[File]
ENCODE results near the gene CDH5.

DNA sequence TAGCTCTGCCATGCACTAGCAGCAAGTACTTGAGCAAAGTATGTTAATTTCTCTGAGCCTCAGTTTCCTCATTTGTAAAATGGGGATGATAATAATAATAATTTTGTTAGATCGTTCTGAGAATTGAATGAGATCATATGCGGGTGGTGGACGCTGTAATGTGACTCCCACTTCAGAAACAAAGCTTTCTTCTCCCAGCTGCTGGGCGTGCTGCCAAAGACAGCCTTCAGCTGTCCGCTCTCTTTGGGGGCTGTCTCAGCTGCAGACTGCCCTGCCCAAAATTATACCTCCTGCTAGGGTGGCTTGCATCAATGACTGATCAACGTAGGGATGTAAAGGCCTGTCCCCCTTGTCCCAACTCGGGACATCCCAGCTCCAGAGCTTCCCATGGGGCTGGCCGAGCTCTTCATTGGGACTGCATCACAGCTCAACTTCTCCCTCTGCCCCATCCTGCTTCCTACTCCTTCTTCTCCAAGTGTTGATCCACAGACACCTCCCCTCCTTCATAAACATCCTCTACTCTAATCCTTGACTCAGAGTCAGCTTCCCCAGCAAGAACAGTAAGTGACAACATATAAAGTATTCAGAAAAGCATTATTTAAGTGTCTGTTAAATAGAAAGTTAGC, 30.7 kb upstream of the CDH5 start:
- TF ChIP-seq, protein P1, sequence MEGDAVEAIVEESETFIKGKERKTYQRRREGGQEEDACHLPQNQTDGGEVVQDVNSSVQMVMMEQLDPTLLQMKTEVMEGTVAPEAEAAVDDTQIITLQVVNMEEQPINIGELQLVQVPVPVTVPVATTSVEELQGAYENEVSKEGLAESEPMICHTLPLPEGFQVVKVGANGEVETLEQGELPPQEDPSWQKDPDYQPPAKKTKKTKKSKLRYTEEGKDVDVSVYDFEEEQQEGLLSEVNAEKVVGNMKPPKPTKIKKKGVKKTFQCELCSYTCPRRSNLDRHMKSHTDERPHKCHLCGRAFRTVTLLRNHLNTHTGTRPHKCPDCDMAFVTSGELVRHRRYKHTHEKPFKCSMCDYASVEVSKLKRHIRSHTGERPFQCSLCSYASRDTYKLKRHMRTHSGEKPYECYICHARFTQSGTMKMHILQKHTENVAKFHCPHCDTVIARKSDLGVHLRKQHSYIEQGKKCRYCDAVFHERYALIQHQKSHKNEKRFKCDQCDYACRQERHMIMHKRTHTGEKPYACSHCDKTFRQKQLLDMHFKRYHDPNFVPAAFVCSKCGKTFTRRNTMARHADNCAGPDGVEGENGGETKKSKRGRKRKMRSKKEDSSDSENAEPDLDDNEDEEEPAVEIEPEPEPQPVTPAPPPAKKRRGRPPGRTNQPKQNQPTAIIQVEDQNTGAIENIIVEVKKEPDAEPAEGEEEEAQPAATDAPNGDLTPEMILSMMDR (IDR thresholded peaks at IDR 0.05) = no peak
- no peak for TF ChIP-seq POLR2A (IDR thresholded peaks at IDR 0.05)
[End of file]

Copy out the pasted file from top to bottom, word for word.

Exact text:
ENCODE results near the gene CDH5.

DNA sequence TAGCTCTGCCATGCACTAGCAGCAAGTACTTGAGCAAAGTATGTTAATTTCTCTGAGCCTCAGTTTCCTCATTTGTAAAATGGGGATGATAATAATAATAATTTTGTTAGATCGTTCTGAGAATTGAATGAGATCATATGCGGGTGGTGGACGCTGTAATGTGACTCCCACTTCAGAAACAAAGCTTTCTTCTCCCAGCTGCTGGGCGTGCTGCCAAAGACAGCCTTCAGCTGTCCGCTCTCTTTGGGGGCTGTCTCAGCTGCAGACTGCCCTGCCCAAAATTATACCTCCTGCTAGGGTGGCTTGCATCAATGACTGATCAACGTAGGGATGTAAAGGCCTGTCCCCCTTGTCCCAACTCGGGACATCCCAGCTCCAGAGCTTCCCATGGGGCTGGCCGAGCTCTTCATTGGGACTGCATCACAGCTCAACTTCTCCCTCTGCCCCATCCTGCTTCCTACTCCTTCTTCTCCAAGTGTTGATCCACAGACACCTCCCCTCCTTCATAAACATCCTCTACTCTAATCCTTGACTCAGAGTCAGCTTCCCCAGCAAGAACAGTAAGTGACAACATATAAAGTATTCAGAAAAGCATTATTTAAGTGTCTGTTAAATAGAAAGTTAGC, 30.7 kb upstream of the CDH5 start:
- TF ChIP-seq, protein P1, sequence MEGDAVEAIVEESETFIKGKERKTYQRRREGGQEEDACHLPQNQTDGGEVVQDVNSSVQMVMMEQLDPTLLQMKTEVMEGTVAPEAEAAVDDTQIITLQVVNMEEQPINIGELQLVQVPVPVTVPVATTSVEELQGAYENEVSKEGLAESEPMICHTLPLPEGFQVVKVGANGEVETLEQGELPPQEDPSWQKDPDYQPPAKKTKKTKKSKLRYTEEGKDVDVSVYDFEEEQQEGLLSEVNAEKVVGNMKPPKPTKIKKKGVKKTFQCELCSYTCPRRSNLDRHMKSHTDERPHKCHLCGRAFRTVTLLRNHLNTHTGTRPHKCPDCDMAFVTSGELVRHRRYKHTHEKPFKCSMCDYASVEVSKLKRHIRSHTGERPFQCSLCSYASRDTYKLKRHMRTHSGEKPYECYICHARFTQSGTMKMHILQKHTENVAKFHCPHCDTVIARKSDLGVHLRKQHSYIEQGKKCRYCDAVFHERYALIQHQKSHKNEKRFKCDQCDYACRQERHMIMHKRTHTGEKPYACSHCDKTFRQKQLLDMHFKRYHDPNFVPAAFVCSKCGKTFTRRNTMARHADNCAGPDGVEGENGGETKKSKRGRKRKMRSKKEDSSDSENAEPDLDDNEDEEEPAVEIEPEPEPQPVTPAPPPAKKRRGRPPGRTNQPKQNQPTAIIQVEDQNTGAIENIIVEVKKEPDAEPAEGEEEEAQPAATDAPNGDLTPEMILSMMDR (IDR thresholded peaks at IDR 0.05) = no peak
- no peak for TF ChIP-seq POLR2A (IDR thresholded peaks at IDR 0.05)